Milind Deora is a very busy man. That's not surprising considering he is the Minister of State of Communications, IT and Shipping. He is also a charismatic politician and the voice of reason for the new generation. He tackles issues with the poise of a veteran which is evident from his views on corruption, policies, infrastructure and the economy. He is responsible for a number of IT initiatives such as the G-cloud, e-governance, and the recently launched national cyber security policy, among others. In this interview, Deora, a blues musician, and the youngest Lok Sabha minister, shares his nouveau views on how IT can change India.
CIO: What do initiatives like the CMS hope to achieve, considering that privacy is a major concern?
Milind Deora: There are a lot of misconceptions around the Central Monitoring System (CMS). But what it really is allowing us to do is create better security safeguards. There shouldn't be any opposition to that. Under my Ministry, we are providing a technology input through the CMS which will improve the existing method of legal interception of calls as well as preventing illegal interceptions.
The CMS will also automate the manual process of taking the authorization to a telecom service provider's nodal officers who provision interception and monitoring.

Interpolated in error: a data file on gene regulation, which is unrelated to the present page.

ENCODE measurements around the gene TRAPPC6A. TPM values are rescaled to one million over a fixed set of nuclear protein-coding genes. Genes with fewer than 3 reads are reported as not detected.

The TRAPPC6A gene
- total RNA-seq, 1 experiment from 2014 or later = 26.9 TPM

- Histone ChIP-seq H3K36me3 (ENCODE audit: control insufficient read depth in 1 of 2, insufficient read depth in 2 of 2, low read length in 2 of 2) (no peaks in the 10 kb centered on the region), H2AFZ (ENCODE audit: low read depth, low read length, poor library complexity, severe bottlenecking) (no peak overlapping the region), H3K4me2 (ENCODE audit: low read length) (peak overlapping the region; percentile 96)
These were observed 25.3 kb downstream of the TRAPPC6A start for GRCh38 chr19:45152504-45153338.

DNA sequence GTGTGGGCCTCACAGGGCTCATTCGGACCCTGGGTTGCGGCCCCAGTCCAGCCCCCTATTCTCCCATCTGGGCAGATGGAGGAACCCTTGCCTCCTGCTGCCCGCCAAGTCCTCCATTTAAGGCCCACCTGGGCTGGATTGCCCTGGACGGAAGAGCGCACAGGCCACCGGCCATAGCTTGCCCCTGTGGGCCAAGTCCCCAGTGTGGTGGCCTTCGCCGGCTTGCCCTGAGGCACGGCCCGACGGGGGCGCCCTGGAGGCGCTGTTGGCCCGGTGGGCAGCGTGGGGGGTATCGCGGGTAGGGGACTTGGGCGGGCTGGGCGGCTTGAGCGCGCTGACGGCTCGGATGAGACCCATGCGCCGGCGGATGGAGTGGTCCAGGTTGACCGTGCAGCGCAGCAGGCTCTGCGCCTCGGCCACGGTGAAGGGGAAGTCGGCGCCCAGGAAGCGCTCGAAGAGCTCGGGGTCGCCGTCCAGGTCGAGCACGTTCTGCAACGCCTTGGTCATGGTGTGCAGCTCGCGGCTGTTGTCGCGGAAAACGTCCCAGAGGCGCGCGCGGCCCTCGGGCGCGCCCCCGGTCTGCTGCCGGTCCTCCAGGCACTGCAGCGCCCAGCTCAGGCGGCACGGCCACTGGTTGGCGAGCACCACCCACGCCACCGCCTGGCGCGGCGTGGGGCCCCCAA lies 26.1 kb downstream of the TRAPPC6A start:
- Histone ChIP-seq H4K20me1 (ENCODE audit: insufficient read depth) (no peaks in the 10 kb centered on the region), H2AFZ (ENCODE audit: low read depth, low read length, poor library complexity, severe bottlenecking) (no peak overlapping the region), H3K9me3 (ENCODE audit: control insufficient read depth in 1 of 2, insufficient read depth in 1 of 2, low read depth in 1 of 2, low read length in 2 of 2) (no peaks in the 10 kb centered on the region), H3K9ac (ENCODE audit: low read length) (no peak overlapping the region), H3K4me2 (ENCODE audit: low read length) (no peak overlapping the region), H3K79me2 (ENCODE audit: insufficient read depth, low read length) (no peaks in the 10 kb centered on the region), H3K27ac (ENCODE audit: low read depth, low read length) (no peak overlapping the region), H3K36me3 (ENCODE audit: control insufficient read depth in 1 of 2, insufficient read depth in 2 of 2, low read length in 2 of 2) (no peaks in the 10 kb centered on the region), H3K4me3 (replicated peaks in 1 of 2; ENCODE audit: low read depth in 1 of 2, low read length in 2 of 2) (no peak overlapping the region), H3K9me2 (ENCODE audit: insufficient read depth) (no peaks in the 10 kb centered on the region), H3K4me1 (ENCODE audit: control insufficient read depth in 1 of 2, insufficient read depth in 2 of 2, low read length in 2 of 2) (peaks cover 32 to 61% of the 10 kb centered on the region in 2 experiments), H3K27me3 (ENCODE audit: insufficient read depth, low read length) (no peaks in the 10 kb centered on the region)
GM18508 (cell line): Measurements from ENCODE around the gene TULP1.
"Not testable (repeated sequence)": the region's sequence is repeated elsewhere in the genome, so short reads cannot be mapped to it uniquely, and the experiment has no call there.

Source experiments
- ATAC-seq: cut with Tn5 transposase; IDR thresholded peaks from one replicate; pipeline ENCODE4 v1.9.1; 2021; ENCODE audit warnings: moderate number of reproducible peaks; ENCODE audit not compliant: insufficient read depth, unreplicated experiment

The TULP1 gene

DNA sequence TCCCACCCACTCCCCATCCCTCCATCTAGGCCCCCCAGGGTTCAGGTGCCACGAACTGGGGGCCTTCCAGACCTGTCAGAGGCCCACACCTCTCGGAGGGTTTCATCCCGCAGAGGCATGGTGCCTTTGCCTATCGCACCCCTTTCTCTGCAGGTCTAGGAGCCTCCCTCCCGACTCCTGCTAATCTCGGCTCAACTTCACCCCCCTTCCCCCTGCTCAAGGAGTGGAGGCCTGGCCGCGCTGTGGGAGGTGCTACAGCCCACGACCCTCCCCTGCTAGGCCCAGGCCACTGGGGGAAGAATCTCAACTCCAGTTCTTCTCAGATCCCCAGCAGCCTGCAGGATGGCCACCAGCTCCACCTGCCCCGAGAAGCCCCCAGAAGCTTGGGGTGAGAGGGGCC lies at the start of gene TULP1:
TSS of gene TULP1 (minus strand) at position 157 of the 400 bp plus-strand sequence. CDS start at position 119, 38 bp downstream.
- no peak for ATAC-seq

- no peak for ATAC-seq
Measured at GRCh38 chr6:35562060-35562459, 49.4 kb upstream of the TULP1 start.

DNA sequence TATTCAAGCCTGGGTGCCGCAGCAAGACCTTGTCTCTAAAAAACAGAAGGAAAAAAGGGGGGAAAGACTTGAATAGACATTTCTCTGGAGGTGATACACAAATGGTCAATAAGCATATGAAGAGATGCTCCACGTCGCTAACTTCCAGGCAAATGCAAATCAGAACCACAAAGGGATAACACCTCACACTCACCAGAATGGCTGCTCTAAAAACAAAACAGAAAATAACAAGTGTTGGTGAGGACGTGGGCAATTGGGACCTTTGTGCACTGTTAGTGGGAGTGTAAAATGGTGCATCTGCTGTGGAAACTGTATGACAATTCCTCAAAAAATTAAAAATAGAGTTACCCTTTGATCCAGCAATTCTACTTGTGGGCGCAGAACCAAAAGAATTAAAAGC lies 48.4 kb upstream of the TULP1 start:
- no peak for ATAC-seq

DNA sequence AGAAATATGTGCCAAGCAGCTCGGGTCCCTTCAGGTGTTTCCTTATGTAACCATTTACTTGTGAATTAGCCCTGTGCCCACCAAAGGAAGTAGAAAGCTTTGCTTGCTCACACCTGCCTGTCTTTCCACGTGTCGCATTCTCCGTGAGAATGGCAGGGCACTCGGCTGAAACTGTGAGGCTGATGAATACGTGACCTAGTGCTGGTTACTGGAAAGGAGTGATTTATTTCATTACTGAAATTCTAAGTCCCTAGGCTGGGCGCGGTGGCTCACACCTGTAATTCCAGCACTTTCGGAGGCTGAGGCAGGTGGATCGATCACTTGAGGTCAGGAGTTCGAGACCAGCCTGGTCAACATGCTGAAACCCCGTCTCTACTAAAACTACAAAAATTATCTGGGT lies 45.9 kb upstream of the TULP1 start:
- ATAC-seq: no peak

In the automated process, provisioning will be done centrally at the CMS by DoT officials, resulting in quick provisioning and ensuring confidentiality. The implementation of the CMS will not, in any way, invade the privacy of Indian citizens because the automated process of the CMS will be subjected to the same regulatory scrutiny as is available in the present manual system under Section 5(2) of the Indian Telegraph Act and Rules 419-A. Additionally, it will also hold the added advantage of creating a safeguard against any illegal provisioning by telecom service providers in the present system, however remote it may be.
CIO: How does the CMS affect Indian businesses?
Milind Deora: The intention of the CMS is not to adversely affect any business, be it Indian or foreign. As the interception and monitoring through the CMS will be subjected to the same regulatory scrutiny as is available in the present manual system under Section 5(2) of Indian Telegraph Act and Rules 419-A, under which directions for intercepting any message or class of messages under the said act shall not be issued except by an order made by the respective Secretaries to the Central or State governments of the respective Home departments.
In unavoidable circumstances, such order may be made by an officer, not below the rank of a Joint Secretary to the Government of India, who has been duly authorized by the Union Home Secretary or the State Home Secretary, as the case may be.
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